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Wednesday, September 17, 2014
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On Good Friday, leaders and members of several churches gathered at the Sunlight Manor apartments and McMillan Park to help salve wounds from a tragedy. Mere yards away nine days before, three young men had been gunned down. Children in the neighborhood heard the gunfire that night and awoke to yellow police tape. (Rick Hickman / American Press)<br>

On Good Friday, leaders and members of several churches gathered at the Sunlight Manor apartments and McMillan Park to help salve wounds from a tragedy. Mere yards away nine days before, three young men had been gunned down. Children in the neighborhood heard the gunfire that night and awoke to yellow police tape. (Rick Hickman / American Press)

(Rick Hickman / American Press)<br>

(Rick Hickman / American Press)

Editorial: Investing our lives in what matters most

Last Modified: Tuesday, April 02, 2013 5:32 PM

In the grand scheme of matters, it was a small gesture, yet one with powerful possibilities.

On Good Friday, leaders and members of several churches gathered at the Sunlight Manor apartments and McMillan Park to help salve wounds from a tragedy. Mere yards away nine days before, three young men had been gunned down. Children in the neighborhood heard the gunfire that night and awoke to yellow police tape.

Within steps of where the trio had departed this life, these children, working alongside adults, sawed wood, hammered nails and painted three benches in memory of Jeminskian J. Arvie, 20, Jermaine Galmore, 23 and Fitzgerald Tremayne Guillory, 20.

Two organizers, the Rev. Braylon Harris of Mt. Olive Baptist Church, and Paul Pettefer, pastor of The City Church, sought to turn tragedy into triumph. They decided at a community prayer meeting two days following the shooting to produce an all-day event geared to returning joy to the park and connecting young people with adult mentors.

‘‘The wake of destruction coming from the decline is so powerful, it is sweeping over us,’’ said Pettefer. ‘‘The awful terror in McMillan Park ... like the tragedies preceding it, such as when three people were killed in one weekend in December, are signs for us to do more than just wring our hands, or say, ‘‘Somebody should do something!’.’’

Harris said besides activities such as an Easter egg hunt, tugs of war, jumping ropes and Hula Hoops, organizers wanted to inform area residents about mentoring programs like the Leader in Me and Stop the Madness that helps support at-risk youngsters.

‘‘There is one race, which is the human race, facing one problem, which is evil and destruction, with only one possible solution, which is the love of God,’’ said Harris.

He said to stop the rising ‘‘waters of violence and terror’’, it’s time to ‘‘build a levee of love, from Goosport to Graywood, one handshake, one rice scoop, one bending down to tie a shoe and this week we will do it one Easter egg, at a time.’’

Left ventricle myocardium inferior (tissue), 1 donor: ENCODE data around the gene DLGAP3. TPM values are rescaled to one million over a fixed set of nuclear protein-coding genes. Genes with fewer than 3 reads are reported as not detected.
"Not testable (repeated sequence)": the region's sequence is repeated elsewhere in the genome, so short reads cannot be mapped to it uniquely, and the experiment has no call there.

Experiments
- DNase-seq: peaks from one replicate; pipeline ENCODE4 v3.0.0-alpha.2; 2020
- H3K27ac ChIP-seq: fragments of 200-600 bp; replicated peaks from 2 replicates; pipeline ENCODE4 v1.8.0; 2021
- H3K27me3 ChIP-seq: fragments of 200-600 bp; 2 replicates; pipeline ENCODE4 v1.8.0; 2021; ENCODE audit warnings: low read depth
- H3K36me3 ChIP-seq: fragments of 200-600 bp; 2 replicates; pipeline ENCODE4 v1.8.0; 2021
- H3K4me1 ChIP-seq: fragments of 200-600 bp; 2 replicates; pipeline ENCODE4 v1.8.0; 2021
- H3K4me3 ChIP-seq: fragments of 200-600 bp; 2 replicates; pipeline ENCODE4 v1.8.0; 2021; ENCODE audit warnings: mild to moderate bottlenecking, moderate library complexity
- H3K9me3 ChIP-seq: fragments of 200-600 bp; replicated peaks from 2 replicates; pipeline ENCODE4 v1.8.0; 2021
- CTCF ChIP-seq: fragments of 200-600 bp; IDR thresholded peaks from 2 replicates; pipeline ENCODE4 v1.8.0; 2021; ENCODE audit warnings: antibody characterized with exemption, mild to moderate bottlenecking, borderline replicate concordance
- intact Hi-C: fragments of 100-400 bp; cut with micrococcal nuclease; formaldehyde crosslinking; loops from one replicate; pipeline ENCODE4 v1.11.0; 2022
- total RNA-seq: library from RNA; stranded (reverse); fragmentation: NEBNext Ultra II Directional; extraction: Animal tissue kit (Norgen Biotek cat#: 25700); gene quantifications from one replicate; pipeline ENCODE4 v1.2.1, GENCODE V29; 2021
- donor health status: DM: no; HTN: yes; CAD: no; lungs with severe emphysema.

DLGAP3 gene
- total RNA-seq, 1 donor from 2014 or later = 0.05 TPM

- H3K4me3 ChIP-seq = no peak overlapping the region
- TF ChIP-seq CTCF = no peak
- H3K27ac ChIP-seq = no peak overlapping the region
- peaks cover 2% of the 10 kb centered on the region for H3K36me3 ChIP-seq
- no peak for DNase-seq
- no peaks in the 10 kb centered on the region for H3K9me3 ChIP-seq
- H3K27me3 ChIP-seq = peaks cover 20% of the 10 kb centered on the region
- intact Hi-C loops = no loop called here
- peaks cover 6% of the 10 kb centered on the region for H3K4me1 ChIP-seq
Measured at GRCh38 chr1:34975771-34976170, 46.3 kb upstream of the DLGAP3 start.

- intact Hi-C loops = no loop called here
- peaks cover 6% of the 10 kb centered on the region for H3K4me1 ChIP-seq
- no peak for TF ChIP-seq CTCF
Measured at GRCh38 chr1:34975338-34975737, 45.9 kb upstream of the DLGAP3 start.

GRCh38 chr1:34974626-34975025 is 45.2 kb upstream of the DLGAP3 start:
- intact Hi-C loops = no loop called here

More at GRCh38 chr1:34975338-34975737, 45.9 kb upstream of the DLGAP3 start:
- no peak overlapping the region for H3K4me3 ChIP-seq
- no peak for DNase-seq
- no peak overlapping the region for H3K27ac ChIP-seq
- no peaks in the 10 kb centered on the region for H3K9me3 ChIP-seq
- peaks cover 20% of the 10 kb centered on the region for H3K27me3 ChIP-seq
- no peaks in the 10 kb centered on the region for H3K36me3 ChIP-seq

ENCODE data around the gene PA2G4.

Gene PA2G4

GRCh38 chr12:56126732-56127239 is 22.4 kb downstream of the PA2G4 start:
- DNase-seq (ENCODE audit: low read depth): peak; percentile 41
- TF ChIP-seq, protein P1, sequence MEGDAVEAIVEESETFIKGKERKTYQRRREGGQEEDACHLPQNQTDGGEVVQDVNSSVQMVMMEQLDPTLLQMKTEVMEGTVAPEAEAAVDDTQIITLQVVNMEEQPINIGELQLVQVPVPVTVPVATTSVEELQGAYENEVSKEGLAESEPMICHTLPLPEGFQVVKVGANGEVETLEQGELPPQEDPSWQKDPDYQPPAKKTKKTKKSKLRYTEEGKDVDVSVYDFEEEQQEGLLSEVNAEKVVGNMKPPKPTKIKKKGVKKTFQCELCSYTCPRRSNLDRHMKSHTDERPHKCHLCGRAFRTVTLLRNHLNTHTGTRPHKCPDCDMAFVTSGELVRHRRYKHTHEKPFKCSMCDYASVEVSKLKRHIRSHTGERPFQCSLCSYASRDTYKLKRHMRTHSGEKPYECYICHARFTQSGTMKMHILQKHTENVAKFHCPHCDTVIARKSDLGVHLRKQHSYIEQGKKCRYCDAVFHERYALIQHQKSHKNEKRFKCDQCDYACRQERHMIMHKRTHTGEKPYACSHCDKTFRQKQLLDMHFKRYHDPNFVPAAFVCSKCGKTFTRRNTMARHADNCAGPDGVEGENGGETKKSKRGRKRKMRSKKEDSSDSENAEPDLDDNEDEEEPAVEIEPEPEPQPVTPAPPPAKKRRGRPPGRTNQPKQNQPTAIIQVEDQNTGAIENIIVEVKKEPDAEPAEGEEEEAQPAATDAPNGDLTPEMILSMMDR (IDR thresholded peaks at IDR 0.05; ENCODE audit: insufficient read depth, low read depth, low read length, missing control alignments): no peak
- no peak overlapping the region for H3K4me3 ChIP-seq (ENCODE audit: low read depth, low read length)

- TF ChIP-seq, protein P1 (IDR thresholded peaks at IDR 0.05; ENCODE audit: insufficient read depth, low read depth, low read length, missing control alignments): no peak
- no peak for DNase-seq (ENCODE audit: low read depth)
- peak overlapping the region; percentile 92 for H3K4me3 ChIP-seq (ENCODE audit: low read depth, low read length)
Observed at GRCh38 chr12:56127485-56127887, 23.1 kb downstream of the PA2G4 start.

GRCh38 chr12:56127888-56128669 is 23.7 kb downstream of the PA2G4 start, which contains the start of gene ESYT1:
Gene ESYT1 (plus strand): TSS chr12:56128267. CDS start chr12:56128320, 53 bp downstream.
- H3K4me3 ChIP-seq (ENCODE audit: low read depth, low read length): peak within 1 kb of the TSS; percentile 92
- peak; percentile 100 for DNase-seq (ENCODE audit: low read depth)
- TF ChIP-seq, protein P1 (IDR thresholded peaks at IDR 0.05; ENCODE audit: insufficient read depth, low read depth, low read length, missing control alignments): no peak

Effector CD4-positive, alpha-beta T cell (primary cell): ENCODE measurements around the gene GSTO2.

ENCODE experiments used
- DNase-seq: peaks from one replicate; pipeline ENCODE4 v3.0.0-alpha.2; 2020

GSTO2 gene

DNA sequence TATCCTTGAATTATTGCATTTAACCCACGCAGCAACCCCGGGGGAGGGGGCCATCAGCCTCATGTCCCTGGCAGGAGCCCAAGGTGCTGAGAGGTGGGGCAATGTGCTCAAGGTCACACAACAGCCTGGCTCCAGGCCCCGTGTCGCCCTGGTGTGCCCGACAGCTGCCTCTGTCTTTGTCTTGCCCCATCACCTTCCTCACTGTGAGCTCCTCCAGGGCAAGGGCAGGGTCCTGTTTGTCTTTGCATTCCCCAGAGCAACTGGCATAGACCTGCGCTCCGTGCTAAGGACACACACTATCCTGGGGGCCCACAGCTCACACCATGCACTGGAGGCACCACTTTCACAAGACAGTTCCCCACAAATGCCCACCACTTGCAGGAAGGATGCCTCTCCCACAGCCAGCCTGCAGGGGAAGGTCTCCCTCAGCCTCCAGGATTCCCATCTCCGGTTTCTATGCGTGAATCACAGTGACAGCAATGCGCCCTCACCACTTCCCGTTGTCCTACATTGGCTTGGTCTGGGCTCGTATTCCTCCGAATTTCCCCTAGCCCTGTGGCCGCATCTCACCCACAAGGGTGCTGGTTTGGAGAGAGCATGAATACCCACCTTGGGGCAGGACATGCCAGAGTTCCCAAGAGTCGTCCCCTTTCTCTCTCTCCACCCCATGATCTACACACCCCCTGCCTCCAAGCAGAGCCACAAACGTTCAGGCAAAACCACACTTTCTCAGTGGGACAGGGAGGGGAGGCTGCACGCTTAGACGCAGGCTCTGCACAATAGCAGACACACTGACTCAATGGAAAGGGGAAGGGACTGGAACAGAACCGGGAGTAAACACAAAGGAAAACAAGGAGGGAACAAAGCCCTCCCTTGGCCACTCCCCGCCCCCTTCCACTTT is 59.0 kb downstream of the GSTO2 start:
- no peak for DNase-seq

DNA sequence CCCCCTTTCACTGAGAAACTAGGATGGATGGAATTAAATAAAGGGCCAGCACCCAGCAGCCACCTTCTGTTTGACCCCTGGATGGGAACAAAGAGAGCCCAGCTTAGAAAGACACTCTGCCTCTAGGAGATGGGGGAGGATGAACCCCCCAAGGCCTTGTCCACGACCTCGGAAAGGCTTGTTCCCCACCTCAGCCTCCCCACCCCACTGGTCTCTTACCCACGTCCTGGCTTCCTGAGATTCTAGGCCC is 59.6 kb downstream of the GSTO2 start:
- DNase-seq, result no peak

The significance of such an event held on Good Friday was not lost. Good Friday is the darkest day in the Christian world when Jesus Christ was crucified. From that came the most critical day in Christianity, Easter morning when Christ rose from the grave.

‘‘We believe,’’ said Pettefer, ‘‘that a transformation of culture is what is needed in our city, and a huge part of that rests with the full-on engagement of its citizens, led by the people who belong to this resurrected Jesus, the Church, to invest our lives in what will matter forever, which is people.’’

‘‘ ... This is not just a south Lake Charles problem, not just a north Lake Charles problem, not just a white problem, not just a black problem. No, we believe that destruction like this is a King of God problem, and that the solution is that the Church united in bringing God’s overwhelming love to bear.’’

In essence, Harris, Pettefer, pastors of other churches in Southwest Louisiana and their flocks are mindful of the Bible’s Book of James which advises that ‘‘faith by itself, if it does not have works, is dead.’’

They are proof that what happens outside of the four walls of a specific church is just as important, if not more so, than what transpires inside.

This is as good as time as any for pastoral leaders and their congregations to take inventory and ask, ‘‘What works are we involved in?’’

• • •

This editorial was written by a member of the American Press Editorial Board. Its content reflects the collaborative opinion of the Board, whose members include Bobby Dower, Jim Beam, Crystal Stevenson and Donna Price.

Posted By: Paul Pettefer On: 4/3/2013

Title: Gratitude to The Lake Charles American Press

I did not know you were going to carry this message today, so it was with great joy but no surprise that you used your voice to champion the cause of full-on engagement by the church to transform culture!
Thank you for your voice and conviction!
Much Love,
paul

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